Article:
What is happening is the battle between the status quo and the new order. For example no teacher or publisher got in a flap about computer assisted conversation practice did they. People only worry about their vested interests when the new stuff actually works.

    Key to dealing with change is to embrace and adapt…Kirsten has written in her blog about teachers' roles changing and I agree. The days of sole point of contact with the target language are gone (i.e. teacher in a classroom). They still have a role they just haven't worked it out because they have been too busy manning the ramparts.

    What services such as YongoPal do need are materials (if they haven't got them already) that work with the medium and the process, that prepare learners for their conversations and help them to focus on specific language.

    QED: I just found this, which is closely linked to the whole concept, higher education is catching on too: http://patrickfaller.com/ (second artcle down..'Crossing…')

    These guys were already highly literate in German but didn't have the confidence or fluency and, as more advanced students, could do with a topic prompt to get conversation going. They were also the same age, university students etc. so well matched in many ways. But what if your learner is a lower level and wants to practise with a 70 year old on YongoPal, what do they use to a) get the conversation flowing and b) make the most of the time/money in terms of the effectiveness of the learning experience? Correct! A special course to follow plus some support and a face to face or online outlet for feedback and clarification/explanation (i.e. a qualified teacher).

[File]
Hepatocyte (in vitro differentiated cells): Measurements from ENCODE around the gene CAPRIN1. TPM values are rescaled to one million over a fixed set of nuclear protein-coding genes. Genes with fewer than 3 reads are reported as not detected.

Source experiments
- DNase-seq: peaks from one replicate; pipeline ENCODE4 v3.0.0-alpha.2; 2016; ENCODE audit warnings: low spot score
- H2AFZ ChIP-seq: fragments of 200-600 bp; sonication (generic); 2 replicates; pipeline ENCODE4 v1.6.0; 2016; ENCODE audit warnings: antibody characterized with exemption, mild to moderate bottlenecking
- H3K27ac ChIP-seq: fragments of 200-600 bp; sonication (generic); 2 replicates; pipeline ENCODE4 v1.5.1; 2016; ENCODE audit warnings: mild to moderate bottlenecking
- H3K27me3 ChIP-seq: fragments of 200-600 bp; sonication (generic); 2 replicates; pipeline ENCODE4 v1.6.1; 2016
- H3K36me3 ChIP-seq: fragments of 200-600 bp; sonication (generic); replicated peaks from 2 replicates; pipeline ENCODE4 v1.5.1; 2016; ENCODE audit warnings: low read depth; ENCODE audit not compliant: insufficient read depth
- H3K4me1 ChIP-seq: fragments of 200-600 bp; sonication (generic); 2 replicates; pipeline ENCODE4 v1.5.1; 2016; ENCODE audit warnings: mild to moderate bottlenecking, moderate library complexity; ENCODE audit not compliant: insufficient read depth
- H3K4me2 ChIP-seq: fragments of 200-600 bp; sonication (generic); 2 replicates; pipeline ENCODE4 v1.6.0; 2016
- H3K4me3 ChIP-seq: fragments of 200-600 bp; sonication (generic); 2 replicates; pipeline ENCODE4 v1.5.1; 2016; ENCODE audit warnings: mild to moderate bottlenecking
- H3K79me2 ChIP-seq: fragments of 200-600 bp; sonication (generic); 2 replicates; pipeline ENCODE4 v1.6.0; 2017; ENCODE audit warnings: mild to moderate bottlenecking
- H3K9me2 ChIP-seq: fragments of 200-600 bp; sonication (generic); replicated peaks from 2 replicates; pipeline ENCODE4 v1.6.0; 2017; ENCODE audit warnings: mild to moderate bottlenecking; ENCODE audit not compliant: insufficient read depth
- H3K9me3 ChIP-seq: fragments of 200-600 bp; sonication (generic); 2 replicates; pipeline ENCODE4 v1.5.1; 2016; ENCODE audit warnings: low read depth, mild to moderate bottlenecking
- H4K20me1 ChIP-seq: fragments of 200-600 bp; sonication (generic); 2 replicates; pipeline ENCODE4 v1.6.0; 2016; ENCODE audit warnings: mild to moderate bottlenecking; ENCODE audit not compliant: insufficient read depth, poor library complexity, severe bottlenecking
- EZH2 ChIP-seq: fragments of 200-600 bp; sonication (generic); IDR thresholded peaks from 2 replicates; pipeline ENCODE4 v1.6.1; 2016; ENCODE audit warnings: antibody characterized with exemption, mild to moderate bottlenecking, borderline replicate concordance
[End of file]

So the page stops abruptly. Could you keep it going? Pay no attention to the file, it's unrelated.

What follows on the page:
It all makes perfect sense to me, but then I've been swimming against the tide for what seems like years (hang on, it is!). Maybe the tide is finally turning.

  • http://lingomatch.com/ Andrew Playford

    I had to comment on this post because the quality of the comments section is so extraordinarily high! Each one of these could be a blog in itself. Thanks Kirsten, Jason and Jason for your insights. We at LingoMatch are watching closely and learning…

    • chinamike

      So Andrew, with all that experience, you must have something more to say…..

      • http://lingomatch.com/ Andrew Playford